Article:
Therefore, the use of Classical Music could help student to enjoy and convenient when they read the text. Besides, Classical Music also helped

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students to remember that information in the text by reading the text. Therefore, this technique could apply in teaching reading comprehension.

According to Darmansyah, 2010. “Music can change the minds of people who think learning is boring. By listening music, learning will be more fun and not longer boring. Music will also provide enjoy and relax to the listener. Moods have a meaningful effect on the achievement of the learning out comes of comfortable feelings and relax opens opportunities for the brain to work lightly. Thus, the in coming information gets more access and certainly makes it easier for ask to remember.”

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CHAPTER V

CONCLUSION AND SUGGESTION

This chapter presents the conclusions as well as few suggestions of this study. Suggestions were taken based on findings and conclusions obtained in this research.

A. Conclusions

Based on the findings, it can be concluded:

The result of data analysis showed that, the total score of students in Experimental class in the post-test was 2134 and 1839 for Control class. In addition, the mean score in post-test for Experimental class was 71.13 and 61.3 for Control class. The data showed that students’ score in Experimental class was higher than in Control class. It meant that Classical Music technique more effective than conventional method in teaching reading comprehension at second year student of MA Madani Alauddin in the Academic year 2016/2017.

There was significant difference between students’ reading comprehension taught by using Classical Music technique and conventional method at the second grade student of MA Madani Alauddin in the Academic year 2016/2017. The data showed that students’ competence in Experimental class was higher than in Control class. The test for both classes in posttest was 3.15 compared to the t-table with 2.00,since the score of t-test was larger than the score of t-t-table, null hypothesis (H0) was rejected and alternative hypothesis (H1) was accepted. It meant that the Classical Music technique which was applied in the Experimental class was effective to improve students’ motivation in reading comprehension.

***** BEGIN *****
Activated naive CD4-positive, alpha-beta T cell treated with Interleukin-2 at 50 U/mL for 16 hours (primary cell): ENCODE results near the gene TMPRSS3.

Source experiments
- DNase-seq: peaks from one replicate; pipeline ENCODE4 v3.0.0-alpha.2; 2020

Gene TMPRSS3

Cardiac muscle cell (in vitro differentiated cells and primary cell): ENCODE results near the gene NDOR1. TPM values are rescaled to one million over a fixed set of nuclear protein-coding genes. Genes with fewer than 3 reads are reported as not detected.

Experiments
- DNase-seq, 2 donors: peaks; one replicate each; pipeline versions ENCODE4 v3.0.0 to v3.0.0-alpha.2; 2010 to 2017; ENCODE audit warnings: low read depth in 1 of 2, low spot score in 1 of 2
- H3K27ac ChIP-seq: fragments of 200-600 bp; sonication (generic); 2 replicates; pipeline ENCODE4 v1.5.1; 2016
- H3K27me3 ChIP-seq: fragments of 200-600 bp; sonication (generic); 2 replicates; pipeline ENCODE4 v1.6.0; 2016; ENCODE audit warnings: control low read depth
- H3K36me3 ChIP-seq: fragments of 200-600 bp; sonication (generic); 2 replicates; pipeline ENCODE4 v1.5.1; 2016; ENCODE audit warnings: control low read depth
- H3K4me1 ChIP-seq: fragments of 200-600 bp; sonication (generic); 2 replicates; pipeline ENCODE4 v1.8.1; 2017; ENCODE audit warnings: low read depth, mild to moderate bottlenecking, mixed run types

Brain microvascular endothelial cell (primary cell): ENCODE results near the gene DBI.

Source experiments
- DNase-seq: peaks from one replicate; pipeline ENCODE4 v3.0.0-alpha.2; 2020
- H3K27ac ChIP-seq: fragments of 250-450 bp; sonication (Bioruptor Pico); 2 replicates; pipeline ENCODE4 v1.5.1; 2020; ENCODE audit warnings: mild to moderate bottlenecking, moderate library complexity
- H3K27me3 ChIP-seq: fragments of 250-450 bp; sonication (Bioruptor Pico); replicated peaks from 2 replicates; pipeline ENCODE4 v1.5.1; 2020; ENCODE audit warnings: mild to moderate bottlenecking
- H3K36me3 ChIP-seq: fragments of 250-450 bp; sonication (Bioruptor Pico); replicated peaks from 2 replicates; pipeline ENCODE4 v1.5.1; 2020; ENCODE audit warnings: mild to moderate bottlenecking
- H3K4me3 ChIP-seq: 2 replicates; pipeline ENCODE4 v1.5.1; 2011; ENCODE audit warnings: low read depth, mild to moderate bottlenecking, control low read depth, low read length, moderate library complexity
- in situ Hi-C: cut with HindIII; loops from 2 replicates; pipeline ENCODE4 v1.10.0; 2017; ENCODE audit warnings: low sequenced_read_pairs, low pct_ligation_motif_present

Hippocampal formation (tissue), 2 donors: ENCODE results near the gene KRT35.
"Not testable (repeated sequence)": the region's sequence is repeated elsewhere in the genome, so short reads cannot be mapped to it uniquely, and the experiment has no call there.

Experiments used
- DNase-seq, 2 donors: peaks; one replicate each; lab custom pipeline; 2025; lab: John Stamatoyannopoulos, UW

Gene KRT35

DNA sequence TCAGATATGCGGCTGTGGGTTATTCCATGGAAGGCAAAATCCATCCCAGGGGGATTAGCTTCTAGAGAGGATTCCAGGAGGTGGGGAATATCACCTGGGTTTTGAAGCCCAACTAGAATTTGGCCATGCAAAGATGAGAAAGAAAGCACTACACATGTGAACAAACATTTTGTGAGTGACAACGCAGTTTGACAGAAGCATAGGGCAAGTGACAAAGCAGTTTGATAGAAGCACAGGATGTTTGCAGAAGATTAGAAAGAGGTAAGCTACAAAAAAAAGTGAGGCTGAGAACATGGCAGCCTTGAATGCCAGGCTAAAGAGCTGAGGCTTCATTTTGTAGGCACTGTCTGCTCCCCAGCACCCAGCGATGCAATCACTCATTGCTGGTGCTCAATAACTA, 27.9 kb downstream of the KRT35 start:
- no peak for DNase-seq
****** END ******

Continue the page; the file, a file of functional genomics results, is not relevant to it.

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B. Suggestions

In relation to the conclusion above, the researcher proposes the following offers:

1. The teacher should find out the effective technique in teaching Reading Comprehension because many of them think that reading is the tedious activity.

2. The teacher also must evoke the students motivation to learn English especially in reading.

3. The students should be good learners; they should involve themselves in the classroom and pay attention to their teacher.

4. The students should respect their teacher fully attention to the lesson for supporting the learning process running well.

5. The teacher should use many alternative techniques in teaching English especially in reading comprehension so that they can be an easy in understanding the material.

6. Classical Music can be suggested to use for teacher as an alternative technique in teaching reading comprehension.

7. The English teacher should be creative in developing teaching material and present the learning process enjoyable.

8. For the further researcher is suggested to find out much reference about Classical music technique.

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46 1 30 900 50 2500 2 45 2025 40 1600 3 50 2500 60 3600 4 40 1600 60 3600 5 30 900 50 2500 6 70 4900 50 2500 7 50 2500 60 3600 8 40 1600 60 3600 9 50 2500 70 1600 10 40 1600 60 3600 11 70 4900 34 1156 12 50 2500 60 3600 13 50 2500 60 3600 14 80 6400 80 1600 15 30 900 70 1600 16 40 1600 50 2500 17 50 2500 60 3600 18 40 1600 60 3600 19 40 1600 40 1600 20 30 900 60 3600 21 30 900 30 900 22 40 1600 45 2025 23 40 1600 70 1600 24 60 3600 50 2500 25 34 1156 60 3600 26 50 2500 40 1600 27 50 2500 60 3600 28 40 1600 60 3600 29 30 900 40 1600 30 50 2500 50 2500 1345 53181 1570 74681 average 44.83 52.33 Where: